NASA, under congressional investigation for mismanaging development of the Hubble Space Telescope, predicted July 17 that most of the $2.5 billion instrument's blurry vision can be cleared up. The planned replacement of a wide-angle camera - augmented with corrective lenses - will eliminate as much as 95 percent of the problem. And a warped mirror in the telescope can be adjusted to eliminate the rest, the National Aeronautics and Space Administration's chief astronomer Ed Weiler and telescope manager Jean Olivier told reporters in a telephone news conference.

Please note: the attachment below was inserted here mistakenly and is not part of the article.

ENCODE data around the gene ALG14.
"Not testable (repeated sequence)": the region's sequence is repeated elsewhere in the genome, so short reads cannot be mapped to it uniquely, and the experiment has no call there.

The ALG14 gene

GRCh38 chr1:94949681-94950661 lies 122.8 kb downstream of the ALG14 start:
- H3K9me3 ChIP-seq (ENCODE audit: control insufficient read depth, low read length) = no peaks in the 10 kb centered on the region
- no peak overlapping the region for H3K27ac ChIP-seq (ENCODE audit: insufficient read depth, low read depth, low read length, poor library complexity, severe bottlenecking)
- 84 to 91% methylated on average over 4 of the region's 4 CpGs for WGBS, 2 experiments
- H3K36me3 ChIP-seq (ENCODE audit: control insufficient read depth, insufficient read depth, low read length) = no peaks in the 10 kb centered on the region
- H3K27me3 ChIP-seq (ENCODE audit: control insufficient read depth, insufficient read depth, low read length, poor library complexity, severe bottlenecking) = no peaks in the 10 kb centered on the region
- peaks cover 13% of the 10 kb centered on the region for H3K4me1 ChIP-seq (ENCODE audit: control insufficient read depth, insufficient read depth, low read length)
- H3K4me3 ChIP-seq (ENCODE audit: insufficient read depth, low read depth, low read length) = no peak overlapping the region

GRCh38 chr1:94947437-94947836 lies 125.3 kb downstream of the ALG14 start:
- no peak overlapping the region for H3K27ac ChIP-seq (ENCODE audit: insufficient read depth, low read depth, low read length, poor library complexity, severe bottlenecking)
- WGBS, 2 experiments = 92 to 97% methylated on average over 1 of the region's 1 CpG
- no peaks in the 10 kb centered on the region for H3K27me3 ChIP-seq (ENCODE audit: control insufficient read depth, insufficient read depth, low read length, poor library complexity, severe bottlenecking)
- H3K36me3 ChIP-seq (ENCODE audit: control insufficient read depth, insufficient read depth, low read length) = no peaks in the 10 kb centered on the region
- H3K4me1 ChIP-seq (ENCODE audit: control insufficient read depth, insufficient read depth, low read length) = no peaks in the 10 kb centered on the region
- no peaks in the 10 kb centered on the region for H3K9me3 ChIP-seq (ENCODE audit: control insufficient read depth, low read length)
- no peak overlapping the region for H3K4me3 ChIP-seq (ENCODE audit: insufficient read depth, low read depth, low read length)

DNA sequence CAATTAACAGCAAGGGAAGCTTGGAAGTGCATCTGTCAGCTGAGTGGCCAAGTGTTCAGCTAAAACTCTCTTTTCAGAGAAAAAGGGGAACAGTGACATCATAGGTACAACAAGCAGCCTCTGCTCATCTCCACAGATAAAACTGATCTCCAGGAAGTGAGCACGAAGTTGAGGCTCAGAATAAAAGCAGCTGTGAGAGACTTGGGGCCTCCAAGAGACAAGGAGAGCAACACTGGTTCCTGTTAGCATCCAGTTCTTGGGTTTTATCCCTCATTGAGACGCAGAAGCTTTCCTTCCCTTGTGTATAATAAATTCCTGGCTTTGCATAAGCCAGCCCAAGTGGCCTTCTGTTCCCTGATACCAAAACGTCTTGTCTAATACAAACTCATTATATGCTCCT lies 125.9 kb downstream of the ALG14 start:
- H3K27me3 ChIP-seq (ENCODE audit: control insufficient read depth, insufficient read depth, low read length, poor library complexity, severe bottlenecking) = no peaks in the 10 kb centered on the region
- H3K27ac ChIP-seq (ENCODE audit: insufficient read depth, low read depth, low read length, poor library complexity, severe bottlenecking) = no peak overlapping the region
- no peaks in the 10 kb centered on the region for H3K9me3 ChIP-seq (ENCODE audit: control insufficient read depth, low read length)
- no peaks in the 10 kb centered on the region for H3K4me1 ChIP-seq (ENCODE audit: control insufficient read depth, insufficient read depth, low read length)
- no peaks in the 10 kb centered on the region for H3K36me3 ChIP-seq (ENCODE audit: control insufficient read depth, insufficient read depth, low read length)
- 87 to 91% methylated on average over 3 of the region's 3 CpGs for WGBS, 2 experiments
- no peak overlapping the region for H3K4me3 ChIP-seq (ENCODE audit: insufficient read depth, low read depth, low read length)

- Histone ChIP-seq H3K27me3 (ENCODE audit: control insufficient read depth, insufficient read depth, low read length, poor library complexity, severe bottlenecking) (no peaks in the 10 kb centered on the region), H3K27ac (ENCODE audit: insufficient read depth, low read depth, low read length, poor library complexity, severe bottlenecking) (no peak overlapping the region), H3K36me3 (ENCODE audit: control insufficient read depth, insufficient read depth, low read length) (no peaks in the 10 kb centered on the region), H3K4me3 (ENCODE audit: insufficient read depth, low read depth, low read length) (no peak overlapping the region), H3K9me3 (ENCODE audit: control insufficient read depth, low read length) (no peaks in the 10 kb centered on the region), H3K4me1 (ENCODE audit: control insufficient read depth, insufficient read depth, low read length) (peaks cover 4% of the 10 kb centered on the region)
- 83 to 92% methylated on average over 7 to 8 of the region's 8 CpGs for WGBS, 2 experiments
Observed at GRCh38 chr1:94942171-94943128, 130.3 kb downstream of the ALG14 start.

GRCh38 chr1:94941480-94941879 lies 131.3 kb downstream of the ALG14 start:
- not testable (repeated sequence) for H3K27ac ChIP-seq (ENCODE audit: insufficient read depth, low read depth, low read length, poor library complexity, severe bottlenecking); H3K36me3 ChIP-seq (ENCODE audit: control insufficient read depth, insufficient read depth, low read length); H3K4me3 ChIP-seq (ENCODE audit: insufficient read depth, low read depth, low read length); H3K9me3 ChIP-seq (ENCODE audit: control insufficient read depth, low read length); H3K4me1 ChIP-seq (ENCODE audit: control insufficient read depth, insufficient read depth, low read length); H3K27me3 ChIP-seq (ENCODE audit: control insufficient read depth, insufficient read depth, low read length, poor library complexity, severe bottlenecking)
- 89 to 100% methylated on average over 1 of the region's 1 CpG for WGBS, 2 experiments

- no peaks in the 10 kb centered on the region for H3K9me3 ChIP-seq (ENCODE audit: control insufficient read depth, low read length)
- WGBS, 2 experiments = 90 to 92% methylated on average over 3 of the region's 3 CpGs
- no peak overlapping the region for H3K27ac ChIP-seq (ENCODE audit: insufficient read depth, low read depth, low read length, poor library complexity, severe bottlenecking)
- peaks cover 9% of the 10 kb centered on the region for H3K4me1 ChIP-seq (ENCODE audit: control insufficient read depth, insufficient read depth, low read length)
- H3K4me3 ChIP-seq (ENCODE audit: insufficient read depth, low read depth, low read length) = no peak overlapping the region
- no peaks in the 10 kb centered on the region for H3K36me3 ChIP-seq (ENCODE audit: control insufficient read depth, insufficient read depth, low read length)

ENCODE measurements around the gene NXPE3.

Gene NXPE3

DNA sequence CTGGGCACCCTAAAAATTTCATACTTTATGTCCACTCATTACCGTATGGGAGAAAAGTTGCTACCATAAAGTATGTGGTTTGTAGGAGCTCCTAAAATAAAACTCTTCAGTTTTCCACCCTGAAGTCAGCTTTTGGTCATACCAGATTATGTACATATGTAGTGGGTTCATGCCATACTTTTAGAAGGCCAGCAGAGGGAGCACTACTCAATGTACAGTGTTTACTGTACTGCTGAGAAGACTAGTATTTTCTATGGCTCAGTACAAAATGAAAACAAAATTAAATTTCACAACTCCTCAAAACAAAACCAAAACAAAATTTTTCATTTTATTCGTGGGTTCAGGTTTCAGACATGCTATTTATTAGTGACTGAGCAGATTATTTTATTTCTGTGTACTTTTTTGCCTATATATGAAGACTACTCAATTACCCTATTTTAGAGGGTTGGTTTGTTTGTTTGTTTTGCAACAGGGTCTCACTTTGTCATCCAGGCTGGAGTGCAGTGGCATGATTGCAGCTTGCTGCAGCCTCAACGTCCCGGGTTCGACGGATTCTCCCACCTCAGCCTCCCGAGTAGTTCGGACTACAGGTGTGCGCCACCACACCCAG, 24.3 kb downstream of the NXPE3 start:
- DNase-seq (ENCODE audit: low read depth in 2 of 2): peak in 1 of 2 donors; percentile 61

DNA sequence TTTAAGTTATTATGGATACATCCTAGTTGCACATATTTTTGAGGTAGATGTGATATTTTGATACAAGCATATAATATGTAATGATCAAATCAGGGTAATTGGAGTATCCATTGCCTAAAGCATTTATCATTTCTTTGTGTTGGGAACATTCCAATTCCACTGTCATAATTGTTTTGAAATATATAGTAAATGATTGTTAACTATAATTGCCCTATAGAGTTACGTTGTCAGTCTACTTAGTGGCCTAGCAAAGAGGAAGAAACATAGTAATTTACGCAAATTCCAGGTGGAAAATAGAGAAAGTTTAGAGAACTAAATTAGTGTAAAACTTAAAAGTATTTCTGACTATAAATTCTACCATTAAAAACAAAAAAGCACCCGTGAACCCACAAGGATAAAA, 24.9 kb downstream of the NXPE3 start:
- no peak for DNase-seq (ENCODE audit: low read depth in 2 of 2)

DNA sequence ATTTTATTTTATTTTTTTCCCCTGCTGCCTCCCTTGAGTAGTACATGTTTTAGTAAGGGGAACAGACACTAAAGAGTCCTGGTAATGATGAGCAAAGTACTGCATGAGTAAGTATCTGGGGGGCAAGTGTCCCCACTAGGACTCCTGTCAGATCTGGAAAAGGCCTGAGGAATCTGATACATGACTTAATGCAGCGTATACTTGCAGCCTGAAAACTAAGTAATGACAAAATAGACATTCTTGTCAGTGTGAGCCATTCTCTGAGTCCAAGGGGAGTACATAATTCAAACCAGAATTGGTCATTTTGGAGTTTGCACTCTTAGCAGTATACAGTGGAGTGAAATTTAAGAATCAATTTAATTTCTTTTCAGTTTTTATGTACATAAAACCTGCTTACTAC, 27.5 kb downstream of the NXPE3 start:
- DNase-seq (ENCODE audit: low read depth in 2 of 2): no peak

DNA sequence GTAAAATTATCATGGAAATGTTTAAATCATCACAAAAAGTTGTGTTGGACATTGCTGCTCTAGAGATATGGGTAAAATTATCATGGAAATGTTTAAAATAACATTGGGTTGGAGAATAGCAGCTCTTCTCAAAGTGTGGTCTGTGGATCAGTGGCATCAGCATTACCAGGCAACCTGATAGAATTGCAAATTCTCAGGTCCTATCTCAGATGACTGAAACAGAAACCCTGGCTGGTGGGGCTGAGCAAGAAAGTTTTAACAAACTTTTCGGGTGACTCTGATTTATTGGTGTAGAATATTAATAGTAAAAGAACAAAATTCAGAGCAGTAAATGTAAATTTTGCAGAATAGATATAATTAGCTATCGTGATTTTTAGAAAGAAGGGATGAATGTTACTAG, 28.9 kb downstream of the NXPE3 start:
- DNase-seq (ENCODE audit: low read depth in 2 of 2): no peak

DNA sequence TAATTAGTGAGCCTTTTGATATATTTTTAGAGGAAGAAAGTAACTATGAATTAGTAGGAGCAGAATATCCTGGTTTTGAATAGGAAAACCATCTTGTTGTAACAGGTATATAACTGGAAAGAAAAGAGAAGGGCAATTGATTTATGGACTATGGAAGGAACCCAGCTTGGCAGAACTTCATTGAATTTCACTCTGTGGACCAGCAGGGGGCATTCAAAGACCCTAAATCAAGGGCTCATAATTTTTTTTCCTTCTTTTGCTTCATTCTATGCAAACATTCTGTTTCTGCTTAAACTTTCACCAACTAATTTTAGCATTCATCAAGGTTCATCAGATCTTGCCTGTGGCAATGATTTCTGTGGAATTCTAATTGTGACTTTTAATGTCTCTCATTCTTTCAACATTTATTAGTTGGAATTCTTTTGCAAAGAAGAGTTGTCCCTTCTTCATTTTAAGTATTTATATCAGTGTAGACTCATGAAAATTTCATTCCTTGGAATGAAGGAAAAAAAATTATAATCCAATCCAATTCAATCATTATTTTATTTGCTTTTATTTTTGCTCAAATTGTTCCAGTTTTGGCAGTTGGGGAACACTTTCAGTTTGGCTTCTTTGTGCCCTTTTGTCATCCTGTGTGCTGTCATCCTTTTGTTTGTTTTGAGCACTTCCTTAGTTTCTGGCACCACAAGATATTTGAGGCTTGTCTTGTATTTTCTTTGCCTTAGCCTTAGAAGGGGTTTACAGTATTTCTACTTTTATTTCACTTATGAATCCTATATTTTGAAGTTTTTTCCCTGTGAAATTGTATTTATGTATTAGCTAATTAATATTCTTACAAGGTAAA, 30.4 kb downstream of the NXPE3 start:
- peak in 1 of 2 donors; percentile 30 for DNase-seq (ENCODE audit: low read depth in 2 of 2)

The telescope - billed as the world's most precise - has thus far shown earthlings only fuzzy pictures of the ancient stars and galaxies it was designed to examine. NASA says the flawed mirror is to blame.
Earlier July 17, NASA officials said that the US space shuttle fleet, grounded by fuel leaks since June 29, could be airborne again by mid-August now that engineers have solved the mystery of fuel leaks that kept shuttles Atlantis and Columbia from flying.